“It’s a bit strange and I didn’t really like the way of it going to be pigeon holed as a secondary competition, although they (the ECB) then tried to retract their comments.
“It’s so good having a one-day final at Lord’s.
“I tore my quad in the second over last year but got through it on the adrenaline and the buzz of Lords. It’s still one of the highlights of my career – a brilliant day.
“As a domestic player it doesn’t get much better than a final at Lords.”
It’s been six years now since Davey packed his bags and headed to the west country.
A far cry from London life in his previous jaunt with Middlesex, he has settled in the area and is set to remain in TA1 until at least the end of the 2022 season.
The contract extension he signed over the winter was a reward for rapid progress over the last few seasons. But it hasn’t always been plain sailing for the bowling all-rounder.
“When I got released from Middlesex back in 2013 I naively thought there would be a few counties interested in picking me up and there wasn’t,” admitted Davey, present in all six of Scotland’s 2015 Cricket World Cup matches.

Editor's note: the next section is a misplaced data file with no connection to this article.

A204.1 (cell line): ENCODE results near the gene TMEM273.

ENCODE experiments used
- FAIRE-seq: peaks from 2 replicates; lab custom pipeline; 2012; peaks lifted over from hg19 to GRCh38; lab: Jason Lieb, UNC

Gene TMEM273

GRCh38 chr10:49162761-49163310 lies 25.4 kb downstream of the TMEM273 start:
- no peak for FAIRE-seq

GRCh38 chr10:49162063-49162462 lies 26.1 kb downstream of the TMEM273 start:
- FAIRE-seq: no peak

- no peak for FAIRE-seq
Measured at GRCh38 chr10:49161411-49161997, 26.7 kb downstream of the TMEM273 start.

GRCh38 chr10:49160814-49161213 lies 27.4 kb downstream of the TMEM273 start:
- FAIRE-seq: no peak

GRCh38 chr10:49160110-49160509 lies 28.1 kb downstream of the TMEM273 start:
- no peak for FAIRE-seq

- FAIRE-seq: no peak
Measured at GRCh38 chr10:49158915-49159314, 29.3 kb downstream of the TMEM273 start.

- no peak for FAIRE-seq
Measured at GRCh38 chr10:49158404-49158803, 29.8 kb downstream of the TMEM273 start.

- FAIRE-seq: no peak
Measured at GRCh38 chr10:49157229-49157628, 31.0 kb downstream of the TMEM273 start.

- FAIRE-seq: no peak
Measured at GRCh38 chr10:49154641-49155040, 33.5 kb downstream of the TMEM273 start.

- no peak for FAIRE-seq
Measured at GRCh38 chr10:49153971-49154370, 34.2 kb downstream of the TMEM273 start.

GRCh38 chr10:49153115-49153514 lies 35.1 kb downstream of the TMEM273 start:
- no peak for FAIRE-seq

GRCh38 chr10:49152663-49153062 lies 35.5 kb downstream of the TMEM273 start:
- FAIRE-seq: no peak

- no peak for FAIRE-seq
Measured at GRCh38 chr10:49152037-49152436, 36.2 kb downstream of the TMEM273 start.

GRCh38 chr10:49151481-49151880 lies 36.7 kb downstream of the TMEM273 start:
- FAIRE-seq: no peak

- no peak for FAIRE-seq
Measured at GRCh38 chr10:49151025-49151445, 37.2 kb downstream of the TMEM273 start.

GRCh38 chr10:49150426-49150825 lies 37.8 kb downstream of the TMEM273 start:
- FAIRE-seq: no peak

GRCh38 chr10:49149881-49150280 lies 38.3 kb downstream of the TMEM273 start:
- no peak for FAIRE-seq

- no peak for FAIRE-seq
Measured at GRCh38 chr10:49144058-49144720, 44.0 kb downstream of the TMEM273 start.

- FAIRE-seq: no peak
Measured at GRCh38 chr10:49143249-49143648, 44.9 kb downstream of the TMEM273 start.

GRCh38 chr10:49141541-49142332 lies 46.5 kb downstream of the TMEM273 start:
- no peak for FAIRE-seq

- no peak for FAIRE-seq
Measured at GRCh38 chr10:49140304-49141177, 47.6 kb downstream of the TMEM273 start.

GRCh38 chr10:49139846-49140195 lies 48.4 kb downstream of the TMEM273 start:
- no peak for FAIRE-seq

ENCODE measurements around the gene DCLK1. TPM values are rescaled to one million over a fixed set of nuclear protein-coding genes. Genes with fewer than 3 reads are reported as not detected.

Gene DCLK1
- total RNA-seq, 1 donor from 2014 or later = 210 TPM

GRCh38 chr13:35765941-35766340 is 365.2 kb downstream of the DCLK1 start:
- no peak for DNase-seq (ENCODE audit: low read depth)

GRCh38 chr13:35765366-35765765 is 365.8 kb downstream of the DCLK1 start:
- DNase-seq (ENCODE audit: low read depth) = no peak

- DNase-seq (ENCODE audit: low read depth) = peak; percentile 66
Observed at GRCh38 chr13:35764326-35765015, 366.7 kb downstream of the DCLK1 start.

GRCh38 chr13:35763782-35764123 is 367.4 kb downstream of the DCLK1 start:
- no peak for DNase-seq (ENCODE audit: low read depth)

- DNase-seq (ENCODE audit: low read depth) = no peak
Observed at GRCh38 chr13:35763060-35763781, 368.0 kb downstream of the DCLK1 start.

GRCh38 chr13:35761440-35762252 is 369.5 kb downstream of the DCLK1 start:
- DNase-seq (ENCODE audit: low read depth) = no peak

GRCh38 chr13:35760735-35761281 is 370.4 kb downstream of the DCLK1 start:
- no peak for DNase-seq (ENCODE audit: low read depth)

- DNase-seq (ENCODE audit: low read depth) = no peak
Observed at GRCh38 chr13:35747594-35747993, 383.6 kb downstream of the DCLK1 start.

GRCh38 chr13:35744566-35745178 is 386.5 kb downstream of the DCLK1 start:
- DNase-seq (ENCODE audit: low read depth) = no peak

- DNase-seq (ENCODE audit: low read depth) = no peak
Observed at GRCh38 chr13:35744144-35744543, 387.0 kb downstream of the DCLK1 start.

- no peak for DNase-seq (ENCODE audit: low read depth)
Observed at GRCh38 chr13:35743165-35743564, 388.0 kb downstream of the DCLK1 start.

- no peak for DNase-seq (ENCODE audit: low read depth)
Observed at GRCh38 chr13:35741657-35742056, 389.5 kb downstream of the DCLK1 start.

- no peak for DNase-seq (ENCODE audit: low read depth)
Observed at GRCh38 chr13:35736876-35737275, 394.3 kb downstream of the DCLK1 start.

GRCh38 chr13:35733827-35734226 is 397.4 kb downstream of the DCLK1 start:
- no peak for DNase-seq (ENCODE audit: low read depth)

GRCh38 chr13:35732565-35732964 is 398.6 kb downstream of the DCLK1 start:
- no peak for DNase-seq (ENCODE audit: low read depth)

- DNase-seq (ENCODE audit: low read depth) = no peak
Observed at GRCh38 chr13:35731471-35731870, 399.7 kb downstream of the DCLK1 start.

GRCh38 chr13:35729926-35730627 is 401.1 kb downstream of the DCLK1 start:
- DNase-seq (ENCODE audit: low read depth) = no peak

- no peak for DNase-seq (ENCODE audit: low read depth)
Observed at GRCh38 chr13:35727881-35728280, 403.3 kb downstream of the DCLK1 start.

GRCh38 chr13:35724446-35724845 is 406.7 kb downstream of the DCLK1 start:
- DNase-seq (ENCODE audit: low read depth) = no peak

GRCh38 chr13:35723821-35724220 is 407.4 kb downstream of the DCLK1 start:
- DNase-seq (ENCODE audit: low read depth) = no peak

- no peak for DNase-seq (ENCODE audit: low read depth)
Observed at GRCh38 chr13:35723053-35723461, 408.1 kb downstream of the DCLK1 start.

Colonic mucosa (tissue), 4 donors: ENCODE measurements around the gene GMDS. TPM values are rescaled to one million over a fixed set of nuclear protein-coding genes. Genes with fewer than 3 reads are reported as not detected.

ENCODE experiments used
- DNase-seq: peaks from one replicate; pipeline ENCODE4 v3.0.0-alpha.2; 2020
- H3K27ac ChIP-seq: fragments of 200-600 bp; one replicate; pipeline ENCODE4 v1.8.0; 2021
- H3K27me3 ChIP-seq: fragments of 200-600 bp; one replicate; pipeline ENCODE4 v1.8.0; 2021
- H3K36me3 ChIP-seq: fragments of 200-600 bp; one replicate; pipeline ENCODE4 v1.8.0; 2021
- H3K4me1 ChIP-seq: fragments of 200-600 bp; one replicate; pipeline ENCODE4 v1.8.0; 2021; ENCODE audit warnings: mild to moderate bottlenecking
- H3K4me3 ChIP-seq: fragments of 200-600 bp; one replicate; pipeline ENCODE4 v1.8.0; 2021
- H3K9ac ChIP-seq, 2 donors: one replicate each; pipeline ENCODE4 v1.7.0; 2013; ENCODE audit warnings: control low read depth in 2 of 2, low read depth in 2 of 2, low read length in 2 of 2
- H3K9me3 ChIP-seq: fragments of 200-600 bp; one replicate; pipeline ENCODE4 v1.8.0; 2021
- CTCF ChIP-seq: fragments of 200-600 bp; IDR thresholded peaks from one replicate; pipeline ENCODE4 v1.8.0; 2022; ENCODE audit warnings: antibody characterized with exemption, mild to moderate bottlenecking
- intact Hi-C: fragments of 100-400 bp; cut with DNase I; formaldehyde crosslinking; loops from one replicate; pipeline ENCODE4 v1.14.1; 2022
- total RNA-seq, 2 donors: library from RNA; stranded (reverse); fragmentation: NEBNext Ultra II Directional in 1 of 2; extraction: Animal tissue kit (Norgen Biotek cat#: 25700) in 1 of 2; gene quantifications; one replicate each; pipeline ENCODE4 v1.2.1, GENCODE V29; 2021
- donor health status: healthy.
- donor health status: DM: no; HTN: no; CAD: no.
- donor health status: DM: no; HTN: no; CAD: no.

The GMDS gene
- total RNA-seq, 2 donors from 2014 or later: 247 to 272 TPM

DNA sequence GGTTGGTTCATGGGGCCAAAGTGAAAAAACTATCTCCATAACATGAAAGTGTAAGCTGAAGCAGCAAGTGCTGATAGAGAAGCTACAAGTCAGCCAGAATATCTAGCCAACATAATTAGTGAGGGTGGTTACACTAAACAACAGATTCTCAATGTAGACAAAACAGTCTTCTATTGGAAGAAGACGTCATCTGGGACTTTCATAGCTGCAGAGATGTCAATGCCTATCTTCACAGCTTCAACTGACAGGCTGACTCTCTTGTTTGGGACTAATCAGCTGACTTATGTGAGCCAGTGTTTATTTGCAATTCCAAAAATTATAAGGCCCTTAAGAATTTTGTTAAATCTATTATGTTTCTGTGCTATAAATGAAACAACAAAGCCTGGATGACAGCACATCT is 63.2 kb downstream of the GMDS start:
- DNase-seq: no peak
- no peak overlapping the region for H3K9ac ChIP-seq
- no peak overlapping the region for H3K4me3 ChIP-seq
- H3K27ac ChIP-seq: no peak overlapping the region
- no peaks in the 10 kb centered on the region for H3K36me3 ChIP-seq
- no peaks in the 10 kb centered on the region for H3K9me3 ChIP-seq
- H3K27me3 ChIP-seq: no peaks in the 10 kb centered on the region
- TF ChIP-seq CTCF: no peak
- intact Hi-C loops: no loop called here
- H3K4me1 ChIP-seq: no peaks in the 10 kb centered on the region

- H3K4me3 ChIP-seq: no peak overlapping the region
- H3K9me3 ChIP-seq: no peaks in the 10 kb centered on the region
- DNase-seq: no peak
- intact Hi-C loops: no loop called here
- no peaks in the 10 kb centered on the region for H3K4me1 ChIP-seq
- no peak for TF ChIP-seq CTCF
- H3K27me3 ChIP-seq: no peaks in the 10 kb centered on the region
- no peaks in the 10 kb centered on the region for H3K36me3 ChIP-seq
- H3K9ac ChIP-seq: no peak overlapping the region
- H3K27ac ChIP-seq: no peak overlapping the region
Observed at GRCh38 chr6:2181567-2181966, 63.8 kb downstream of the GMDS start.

“It was quite an awakening – it gave me a kick up the backside to get going and I realised “you’re not as good as you think you are”.
“Trialling in cricket isn’t the easiest and it can be difficult going into an environment and getting to know the players around you.
“There were times in 2013 where I thought I could be on the way out.”
“Then I was given a bit of a lifeline by Somerset as I was allowed to train through the 2014 winter.
“That helped me get to know the guys and so was an easier transition once you perform well on the pitch to become part of the squad.”
With domestic cricket set to return competitively in early August, one thing conspicuous by its absence will be the crowd.
While many joke that four-day cricket is itself social distancing so sparse is the attendance, that’s not the case at Somerset.
In fact, it’s not unusual for a few thousand to pass through the turnstiles on the opening day of a Championship clash.
And Davey admits that an empty ground could make it feel more like second team game at first.